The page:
Bye Bye Betty!

Ugly Betty
Image via Wikipedia

I’m not a huge TV person, but tonight will say goodbye to one of the very few characters I’ve loved, and a rarity on primetime, a Hispanic woman — Ugly Betty.

If you love journalism and have ever spent time working in New York, the show’s plotlines and characters, and exterior shots, will likely have resonated for you as well. She was hardworking, funny, fiercely devoted to her family, constantly bullied by her co-workers (before they grew up) and still managed to climb the greasy pole of success.

There are few prime-time network shows that respectfully and engagingly portray a Hispanic family and reveal the real conflict that many young Latina working women feel between loyalty to their domestic life and a hunger for larger success. Hispanics still have the lowest rate of college attendance and graduation and, when I wrote about this issue for The New York Times, heard firsthand from a number of young Latinas about the opposing demands placed on them by family and ambition.

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On most television shows, the adult characters seem to have been raised by wolves — their family of origin a Thanksgiving or holiday punchline at most. The central theme of Ugly Betty was often family and how much they can still matter, even to a young adult in a demanding job.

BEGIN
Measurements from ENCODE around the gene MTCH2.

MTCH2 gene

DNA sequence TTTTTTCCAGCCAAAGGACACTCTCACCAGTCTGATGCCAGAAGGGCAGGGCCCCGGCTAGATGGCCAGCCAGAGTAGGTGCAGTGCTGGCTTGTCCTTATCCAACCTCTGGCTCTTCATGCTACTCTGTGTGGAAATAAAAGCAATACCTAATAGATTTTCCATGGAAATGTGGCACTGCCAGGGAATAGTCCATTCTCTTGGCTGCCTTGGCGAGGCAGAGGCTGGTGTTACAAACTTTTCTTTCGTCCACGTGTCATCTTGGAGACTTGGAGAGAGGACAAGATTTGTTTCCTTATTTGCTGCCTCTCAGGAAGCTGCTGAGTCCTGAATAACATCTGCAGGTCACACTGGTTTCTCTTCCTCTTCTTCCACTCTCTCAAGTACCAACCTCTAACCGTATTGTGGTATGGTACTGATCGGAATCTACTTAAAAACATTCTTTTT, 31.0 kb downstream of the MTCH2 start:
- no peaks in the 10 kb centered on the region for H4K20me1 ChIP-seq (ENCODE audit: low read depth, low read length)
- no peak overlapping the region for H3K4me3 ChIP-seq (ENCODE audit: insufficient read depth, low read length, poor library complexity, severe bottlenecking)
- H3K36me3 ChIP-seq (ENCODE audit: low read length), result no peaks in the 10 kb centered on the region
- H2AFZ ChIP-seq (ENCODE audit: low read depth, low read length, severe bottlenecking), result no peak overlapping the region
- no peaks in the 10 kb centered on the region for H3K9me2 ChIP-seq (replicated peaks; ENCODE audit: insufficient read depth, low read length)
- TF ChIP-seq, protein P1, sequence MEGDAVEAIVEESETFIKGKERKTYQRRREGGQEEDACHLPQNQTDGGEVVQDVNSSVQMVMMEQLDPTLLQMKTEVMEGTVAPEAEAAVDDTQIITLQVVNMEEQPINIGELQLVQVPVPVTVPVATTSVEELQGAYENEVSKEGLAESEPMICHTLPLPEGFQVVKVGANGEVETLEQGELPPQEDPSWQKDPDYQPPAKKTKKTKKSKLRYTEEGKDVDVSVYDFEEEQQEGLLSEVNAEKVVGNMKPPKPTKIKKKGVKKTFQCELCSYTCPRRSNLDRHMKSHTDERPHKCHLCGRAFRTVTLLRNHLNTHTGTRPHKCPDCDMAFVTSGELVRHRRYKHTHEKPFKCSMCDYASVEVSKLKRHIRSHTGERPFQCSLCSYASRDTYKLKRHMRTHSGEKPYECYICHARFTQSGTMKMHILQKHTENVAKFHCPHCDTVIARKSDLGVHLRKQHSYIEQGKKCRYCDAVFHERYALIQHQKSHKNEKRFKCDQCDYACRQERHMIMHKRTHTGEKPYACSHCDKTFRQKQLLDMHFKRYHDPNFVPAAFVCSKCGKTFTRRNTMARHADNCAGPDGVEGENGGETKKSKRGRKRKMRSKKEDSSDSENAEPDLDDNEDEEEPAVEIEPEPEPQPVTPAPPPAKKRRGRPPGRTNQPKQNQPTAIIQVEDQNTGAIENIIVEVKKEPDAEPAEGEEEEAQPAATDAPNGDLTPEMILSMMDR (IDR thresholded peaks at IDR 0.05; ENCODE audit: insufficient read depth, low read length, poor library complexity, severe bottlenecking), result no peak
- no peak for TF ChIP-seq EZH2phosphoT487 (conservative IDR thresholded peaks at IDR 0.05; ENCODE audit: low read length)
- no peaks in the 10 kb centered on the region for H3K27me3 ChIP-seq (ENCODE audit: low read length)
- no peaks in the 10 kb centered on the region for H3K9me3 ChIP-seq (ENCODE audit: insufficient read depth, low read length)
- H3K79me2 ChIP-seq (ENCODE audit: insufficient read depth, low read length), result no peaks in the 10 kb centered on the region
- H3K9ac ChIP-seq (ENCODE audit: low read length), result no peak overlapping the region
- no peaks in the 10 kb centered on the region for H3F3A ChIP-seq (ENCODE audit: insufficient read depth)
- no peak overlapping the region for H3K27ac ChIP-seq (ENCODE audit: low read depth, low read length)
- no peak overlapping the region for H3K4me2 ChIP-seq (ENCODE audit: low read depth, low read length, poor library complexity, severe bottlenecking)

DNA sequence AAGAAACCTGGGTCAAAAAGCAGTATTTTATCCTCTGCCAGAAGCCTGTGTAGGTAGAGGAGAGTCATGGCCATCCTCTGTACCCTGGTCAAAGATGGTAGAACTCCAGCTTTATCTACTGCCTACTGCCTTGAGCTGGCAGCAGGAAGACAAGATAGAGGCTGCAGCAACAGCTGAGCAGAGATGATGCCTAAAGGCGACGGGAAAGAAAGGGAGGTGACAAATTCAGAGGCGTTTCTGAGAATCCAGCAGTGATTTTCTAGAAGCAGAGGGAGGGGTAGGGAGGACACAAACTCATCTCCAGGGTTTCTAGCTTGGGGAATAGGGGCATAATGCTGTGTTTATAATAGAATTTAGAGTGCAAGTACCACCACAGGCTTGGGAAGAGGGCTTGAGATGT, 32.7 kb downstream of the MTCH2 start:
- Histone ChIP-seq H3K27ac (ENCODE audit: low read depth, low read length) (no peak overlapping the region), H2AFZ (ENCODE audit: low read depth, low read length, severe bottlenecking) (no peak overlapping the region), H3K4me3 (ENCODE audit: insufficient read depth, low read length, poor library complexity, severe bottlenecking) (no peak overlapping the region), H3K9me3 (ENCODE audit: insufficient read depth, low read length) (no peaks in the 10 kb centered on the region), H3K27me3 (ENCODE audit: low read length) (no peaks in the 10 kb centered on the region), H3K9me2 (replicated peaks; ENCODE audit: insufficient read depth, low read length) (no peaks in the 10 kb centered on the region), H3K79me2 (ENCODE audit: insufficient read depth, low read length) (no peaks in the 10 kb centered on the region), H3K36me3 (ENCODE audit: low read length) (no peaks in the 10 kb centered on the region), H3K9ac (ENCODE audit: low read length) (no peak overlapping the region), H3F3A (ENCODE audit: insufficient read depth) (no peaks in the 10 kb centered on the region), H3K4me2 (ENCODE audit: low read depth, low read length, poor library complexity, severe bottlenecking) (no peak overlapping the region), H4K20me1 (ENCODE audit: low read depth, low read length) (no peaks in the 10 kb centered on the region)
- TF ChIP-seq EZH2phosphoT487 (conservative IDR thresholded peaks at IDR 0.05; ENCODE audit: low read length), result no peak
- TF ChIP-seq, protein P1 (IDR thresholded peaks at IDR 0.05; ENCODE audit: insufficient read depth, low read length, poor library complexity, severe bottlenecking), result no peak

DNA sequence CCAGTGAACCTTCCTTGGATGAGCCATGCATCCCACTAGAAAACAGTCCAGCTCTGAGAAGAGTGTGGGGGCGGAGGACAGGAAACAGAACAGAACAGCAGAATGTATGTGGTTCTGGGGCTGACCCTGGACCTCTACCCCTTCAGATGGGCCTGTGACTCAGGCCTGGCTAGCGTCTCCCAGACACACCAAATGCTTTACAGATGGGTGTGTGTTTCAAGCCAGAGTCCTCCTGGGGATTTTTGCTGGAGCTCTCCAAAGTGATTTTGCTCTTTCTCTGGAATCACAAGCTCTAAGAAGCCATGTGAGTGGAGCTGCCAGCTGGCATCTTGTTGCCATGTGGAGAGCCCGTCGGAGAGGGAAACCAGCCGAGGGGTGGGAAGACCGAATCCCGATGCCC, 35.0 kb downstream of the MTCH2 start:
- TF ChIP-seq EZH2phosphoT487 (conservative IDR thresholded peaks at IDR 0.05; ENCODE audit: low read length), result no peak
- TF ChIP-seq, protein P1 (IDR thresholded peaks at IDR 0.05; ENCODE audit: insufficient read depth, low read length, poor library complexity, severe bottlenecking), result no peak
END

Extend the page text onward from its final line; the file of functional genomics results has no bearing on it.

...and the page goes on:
I look forward to tonight’s final episode, but will miss her (and Justin and Wilhelmina and Daniel and their adventures.) Adios chica!

Adios, Chica — 'Ugly Betty' Canceled

Ugly Betty
Image via Wikipedia

Dios mio! One of favorite shows, ever, Ugly Betty, has been canceled. Of course, moving the show from Thursday night to Friday night to a belated Wednesday night spot didn’t help.

Now we’ve got only a few shows left, ever, to watch the antics of Wilhelmina Slater and Daniel and Betty and her Dad and Hilda. I’ll miss it.

I loved Betty’s huge heart, her willingness to do the right thing no matter how unfashionable. I loved that she was climbing the greasy pole of Manhattan magazine publishing in her own way. Anyone who’s ever stepped one stilletoed toe in the halls of Conde Nast can appreciate the sort of walls anyone like Betty, with her outer-borough wardrobe and outsize ambitions, was facing.

My partner is Hispanic, so I also enjoyed watching the domestic dramas that can come with a family that’s typically a little more out-there emotionally than us WASPs.  And few other prime-time shows that gained such popularity featured a working-class Hispanic family.

Given a choice between Betty La Fea and atrocities like Cougartown, I know where my vote lies. Adios, chica!